We compare the option of a director nominating an alternate director in contrast to nominating a successor director in a self-managed superannuation fund ('SMSF') context to determine which is better. In the first section, we will explore the role of an alternate director and some of the problems that could arise when an alternate director is used in an SMSF context. Afterwards, we examine why successor directors provide greater flexibility compared with alternate directors.
Note that, for simplicity, we will discuss the role of an alternate or successor director in the singular below even though in practice there may be more than one of these acting at the same time.
The role of an alternate director
Generally an alternate director is a person who can step in as a director to exercise some or all of the appointing director's powers for a specified period or on a temporary basis. For example, a director who is unable to attend a directors' meeting or to their duties while they are overseas can appoint a person to act for them as their alternate director for the relevant period.
Under the Corporations Act 2001 (Cth) ('CA'), a director may appoint an alternate director to exercise some or all of the appointing director's powers for a specified period. The exercise of a power by an alternate director is just as effective as if it was exercised by the appointing director. Section 201K of the CA is a replaceable rule in relation to the appointment of an alternate director and each constitution should therefore be checked to determine whether an alternate director role exists and what rules govern that role.
Broadly, the powers that an alternate director can exercise are only powers that can be exercised by the appointing director at that point in time. The appointing director should carefully monitor their alternate director's activities to ensure the alternate director is acting appropriately.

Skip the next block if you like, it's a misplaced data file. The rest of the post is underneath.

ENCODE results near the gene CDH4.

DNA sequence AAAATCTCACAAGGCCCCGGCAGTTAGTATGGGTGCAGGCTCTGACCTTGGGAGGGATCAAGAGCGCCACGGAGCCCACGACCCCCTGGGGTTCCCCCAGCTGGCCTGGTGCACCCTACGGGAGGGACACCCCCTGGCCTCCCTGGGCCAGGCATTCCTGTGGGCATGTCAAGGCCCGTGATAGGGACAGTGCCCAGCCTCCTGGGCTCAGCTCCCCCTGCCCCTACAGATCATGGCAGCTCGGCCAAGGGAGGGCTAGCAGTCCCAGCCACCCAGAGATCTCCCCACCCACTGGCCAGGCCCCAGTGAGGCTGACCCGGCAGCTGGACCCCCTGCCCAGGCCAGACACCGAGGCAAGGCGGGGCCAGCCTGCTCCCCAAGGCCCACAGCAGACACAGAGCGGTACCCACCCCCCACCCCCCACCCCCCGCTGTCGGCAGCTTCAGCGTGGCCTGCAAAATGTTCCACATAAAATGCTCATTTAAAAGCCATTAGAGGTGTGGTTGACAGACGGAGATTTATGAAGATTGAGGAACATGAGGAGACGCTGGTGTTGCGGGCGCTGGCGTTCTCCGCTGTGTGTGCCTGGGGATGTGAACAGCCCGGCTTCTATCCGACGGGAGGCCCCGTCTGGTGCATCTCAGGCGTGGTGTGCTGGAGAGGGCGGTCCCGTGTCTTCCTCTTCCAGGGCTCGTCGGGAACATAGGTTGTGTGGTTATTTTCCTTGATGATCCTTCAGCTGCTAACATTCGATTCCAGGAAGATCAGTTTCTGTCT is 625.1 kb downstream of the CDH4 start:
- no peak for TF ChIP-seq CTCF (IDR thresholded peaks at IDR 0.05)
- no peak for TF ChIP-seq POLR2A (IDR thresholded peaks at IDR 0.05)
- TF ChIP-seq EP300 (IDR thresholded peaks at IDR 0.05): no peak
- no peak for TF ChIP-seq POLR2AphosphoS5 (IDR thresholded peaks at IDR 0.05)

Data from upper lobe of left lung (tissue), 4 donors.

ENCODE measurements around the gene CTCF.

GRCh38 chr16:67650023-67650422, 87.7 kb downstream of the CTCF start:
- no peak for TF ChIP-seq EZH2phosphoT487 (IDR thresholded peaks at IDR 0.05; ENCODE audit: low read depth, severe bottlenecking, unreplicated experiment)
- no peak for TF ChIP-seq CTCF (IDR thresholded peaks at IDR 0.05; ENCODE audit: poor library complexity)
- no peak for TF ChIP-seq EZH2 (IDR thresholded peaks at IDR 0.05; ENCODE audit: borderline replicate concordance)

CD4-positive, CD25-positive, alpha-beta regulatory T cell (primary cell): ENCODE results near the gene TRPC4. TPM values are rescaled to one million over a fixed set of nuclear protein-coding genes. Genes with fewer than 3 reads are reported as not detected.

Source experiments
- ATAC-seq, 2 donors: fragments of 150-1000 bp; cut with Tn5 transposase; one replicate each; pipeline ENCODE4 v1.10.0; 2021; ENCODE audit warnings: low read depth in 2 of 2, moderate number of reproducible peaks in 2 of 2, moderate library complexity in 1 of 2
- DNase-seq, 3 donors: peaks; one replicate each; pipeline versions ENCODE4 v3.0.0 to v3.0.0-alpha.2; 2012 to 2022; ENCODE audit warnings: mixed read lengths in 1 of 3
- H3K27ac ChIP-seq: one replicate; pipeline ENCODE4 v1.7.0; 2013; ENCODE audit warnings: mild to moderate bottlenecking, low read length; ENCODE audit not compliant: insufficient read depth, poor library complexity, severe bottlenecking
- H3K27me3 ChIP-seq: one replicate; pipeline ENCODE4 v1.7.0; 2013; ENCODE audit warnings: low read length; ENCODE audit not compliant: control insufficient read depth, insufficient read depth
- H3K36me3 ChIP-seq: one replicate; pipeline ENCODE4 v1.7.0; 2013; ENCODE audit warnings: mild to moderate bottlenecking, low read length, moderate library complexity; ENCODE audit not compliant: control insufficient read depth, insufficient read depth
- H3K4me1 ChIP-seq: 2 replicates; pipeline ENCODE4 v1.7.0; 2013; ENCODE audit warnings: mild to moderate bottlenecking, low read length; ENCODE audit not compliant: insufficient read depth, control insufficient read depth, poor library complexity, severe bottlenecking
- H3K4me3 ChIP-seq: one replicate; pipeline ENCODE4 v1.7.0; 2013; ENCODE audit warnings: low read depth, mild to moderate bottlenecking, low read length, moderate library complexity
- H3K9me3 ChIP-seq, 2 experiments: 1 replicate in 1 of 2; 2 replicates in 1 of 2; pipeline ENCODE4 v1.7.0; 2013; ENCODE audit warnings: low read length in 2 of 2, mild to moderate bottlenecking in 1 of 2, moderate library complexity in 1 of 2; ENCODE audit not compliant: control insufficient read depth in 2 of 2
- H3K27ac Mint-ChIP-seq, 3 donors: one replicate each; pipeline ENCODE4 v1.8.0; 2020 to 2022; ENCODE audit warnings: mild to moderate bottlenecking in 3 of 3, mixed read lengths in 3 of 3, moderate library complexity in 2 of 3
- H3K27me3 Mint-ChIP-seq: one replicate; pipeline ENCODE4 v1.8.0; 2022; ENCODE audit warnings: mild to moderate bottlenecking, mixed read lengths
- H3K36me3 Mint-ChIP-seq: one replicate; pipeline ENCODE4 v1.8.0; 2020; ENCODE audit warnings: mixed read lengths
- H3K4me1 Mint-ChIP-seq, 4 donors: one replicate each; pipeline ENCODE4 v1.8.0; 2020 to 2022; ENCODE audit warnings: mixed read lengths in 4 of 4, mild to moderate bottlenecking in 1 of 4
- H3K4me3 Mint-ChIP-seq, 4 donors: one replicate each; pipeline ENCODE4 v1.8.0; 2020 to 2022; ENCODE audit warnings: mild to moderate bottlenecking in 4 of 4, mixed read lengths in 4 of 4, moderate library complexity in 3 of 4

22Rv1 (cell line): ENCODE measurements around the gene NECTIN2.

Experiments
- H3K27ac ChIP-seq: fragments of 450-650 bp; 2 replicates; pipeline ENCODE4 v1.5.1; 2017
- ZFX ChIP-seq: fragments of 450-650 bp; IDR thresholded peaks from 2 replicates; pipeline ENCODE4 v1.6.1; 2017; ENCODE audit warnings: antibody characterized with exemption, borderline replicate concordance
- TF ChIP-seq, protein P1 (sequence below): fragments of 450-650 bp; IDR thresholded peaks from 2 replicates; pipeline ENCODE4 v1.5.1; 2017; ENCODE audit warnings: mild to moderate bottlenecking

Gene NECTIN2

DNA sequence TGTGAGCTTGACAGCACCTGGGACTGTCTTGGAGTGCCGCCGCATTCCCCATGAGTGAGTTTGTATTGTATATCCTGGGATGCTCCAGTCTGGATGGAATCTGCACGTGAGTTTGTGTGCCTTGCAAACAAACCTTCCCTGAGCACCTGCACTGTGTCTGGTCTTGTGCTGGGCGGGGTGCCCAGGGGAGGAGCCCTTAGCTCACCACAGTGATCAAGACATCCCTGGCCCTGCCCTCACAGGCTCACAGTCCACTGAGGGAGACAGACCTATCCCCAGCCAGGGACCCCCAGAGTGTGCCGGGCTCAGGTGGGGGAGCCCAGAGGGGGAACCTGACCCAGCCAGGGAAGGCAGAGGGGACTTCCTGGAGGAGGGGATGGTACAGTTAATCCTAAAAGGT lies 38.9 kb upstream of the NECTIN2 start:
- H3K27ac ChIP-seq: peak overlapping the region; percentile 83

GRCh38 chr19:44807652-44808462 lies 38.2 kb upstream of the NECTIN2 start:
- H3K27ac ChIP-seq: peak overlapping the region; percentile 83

Note that an alternate director's appointment ceases when the appointing director ceases to be a director. This is particularly relevant where the appointing director loses capacity, e.g. due to loss of mental capacity. Many incorrectly assume that an alternate director can continue to act under the CA despite the appointing director's loss of capacity. Moreover, generally under many constitutions, a director is automatically removed upon the loss of capacity, so an alternate director would also be removed upon loss of capacity where the constitution is drafted to remove a director on loss of capacity. Thus, an alternate director gives limited succession value to a director.
Furthermore, an attorney under an enduring power of attorney is also not entitled to act for a director as the legislation relating to powers of attorney is state based whereas the CA is Federal legislation. Further, the performance of a director's office is a director's own personal responsibility as stated at paragraph 17 in Saad v Doumeny Holdings Pty Ltd  NSWSC 893:
 ... For a power of attorney is not available for the performance of a duty of a director's office which is his own personal responsibility as a director: Mancini v Mancini (1999) 17 ACLC 1570 at 1577 - 1578, per Bryson J. ...